The ideal man should have integrity more than anything. A person with integrity is someone who acts responsibly. Secondly, I believe they should have a growth mindset: They’re always curious and hungry to learn. This is so important especially in a world that is moving and evolving so quickly, you see the difference between someone with that mindset versus someone with a fixed mindset. I intentionally surround myself and am attracted to people with a growth mindset. Finally, another attribute is empathy.
All of us are going through a daily battle that no one else knows of, being a great friend, colleague, partner, it’s really in always having that empathy in wanting to understand and taking the extra step to investigate and understand a deeper symptom of the problem beyond the superficial. For example, if you’re not performing well this quarter, I want to understand why before I write you off. Is there something you’re struggling with? Is something happening at home where you’re not performing at your best? Empathy is really important. There are many others but these three are crucial.
Having a sense of humour is great too be serious at your work but don’t take yourself seriously. Life is too short to be uptight. Don’t be too quick to take offence.
Speaking of taking offence quickly, do you think “woke” culture is healthy for the evolution of society?
Woke culture is turning into cancel culture. Keyboard warriors hiding behind screens are scary to me; never throw first stones when you’re not perfect yourself. Taken to the extreme, you’re breeding a generation of people who feel they have the right to cast judgement before even understanding the sides to the story and digging deeper into the intentions and rationales for certain behaviours. “Wokeness” is great but taking a stand does not mean casting judgement, throwing stones or cancelling people, I’m not comfortable with that because this is rooted in self-entitlement and self-righteousness. No one has the right to rally others to shut people out from society.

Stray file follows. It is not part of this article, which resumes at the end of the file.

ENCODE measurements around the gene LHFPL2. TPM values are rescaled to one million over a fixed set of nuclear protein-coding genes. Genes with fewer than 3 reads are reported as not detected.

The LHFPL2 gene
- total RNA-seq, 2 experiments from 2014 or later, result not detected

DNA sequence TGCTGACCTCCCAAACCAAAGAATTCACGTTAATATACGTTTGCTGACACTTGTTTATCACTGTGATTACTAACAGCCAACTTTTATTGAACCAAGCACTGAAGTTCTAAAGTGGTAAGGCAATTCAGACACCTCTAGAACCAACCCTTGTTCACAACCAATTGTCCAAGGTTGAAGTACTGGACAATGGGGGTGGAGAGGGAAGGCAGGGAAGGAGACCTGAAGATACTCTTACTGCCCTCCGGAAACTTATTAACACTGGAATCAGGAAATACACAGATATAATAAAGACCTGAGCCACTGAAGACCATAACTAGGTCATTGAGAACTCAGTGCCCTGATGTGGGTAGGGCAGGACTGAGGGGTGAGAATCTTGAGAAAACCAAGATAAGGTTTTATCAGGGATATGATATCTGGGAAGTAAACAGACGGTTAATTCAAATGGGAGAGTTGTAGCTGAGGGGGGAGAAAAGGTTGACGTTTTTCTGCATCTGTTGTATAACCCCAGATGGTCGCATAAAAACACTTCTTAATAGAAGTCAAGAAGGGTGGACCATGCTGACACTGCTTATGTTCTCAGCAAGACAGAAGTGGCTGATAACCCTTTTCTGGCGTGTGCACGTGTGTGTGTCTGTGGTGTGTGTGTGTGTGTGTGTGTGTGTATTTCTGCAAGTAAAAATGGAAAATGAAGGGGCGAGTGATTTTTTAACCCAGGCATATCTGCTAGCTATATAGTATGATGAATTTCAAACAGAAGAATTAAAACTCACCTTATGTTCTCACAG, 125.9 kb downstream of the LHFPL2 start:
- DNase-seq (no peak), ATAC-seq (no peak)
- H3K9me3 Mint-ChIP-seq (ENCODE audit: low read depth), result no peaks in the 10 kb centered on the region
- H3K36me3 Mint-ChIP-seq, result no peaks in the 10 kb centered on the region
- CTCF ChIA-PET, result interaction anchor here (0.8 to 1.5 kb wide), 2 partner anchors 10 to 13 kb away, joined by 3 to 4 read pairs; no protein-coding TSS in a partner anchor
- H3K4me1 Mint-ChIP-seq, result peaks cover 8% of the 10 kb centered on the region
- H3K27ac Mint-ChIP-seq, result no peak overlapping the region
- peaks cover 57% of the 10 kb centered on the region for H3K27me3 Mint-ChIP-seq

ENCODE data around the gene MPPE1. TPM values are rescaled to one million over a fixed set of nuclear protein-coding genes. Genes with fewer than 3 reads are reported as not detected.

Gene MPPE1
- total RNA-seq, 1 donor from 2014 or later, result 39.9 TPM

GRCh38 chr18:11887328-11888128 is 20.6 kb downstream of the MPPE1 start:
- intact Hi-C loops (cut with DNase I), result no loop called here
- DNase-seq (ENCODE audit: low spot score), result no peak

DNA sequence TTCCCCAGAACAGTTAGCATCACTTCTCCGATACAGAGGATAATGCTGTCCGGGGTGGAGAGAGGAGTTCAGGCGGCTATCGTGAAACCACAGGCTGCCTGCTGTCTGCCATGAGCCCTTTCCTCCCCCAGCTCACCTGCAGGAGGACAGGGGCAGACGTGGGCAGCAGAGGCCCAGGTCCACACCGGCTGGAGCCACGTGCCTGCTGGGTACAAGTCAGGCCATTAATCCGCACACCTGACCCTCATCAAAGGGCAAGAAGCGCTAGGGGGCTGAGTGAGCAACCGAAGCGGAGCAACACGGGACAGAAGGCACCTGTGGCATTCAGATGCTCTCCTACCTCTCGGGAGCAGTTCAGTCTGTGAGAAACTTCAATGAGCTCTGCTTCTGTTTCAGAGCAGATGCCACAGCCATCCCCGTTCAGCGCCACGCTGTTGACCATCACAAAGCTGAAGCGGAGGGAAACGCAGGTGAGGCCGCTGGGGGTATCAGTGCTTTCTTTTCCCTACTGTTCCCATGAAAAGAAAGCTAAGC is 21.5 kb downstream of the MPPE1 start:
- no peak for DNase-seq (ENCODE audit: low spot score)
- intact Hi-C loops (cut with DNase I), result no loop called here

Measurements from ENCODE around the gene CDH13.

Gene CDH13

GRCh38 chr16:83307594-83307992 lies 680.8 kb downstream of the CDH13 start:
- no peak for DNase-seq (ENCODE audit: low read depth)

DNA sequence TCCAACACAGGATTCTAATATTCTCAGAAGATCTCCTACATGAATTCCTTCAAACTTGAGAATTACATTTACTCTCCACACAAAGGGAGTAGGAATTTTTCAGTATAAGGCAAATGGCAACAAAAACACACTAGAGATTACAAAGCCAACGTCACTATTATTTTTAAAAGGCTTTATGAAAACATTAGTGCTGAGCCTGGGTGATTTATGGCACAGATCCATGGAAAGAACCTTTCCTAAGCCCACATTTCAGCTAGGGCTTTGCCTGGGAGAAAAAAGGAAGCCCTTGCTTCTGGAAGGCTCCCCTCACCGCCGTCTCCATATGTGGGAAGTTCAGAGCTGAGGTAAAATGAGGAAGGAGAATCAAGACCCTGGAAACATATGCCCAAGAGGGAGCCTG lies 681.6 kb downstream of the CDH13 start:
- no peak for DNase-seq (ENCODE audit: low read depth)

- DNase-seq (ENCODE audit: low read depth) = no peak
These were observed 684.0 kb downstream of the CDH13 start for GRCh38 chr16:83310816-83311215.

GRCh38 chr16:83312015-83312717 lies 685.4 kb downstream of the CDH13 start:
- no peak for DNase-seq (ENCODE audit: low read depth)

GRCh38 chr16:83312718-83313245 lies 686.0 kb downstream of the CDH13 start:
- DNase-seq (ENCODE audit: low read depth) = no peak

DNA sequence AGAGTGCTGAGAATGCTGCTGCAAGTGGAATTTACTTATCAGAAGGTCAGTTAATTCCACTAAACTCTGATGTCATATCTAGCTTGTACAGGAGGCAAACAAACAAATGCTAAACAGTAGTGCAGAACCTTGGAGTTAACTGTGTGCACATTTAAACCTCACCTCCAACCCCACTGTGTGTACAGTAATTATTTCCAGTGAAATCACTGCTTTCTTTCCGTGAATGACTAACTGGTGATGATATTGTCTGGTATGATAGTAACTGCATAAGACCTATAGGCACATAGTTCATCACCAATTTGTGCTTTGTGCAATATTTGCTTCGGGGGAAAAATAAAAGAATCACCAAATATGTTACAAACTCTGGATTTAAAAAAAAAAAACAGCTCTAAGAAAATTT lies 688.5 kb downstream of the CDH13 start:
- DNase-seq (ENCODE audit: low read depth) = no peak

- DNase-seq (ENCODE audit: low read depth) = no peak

Love Bonito is predominantly female employees, do you fight the temptation to jump on certain causes especially when they’re reactionary and allow you to jump on certain causes?
When Black Lives Matter happened, we had a lot of discussion about showing solidarity against discrimination because it is something which Love Bonito believes in as well. We wanted to jump on board but when we took a step back, we asked ourselves what’s beyond the showmanship? We need to do our own part to research the movement and show support beyond the superficial like a black display picture on social media. We felt that it was more helpful to provoke discussion within the community rather than preach and say, this is what you should believe. This was more mindful and valuable to us as a brand. It’s always tempting to be “seen” speaking up for something but we must also have that self discipline and restraint to know how to do something that actually matters beyond the optics.
Men are no longer hunting for food, many women are now contributing financially to the household and a new generation of men feel disempowered as a result. What does masculinity mean to you in today’s context?
A real man is one who is confident enough, brave enough and do anything he can to allow his partner to fly in life. As a man, you’re most valuable when you can fully support your partner and give her the opportunity to discover her opportunities. That self-assuredness in staying behind the scenes knowing that you played a part in allowing her to pursue her dreams and ambitions is what a true man is about. Society has taught that men need to provide a house, car and put food on the table but women can contribute as much today, so men need to take a different perspective and find their strength in confronting that new paradigm.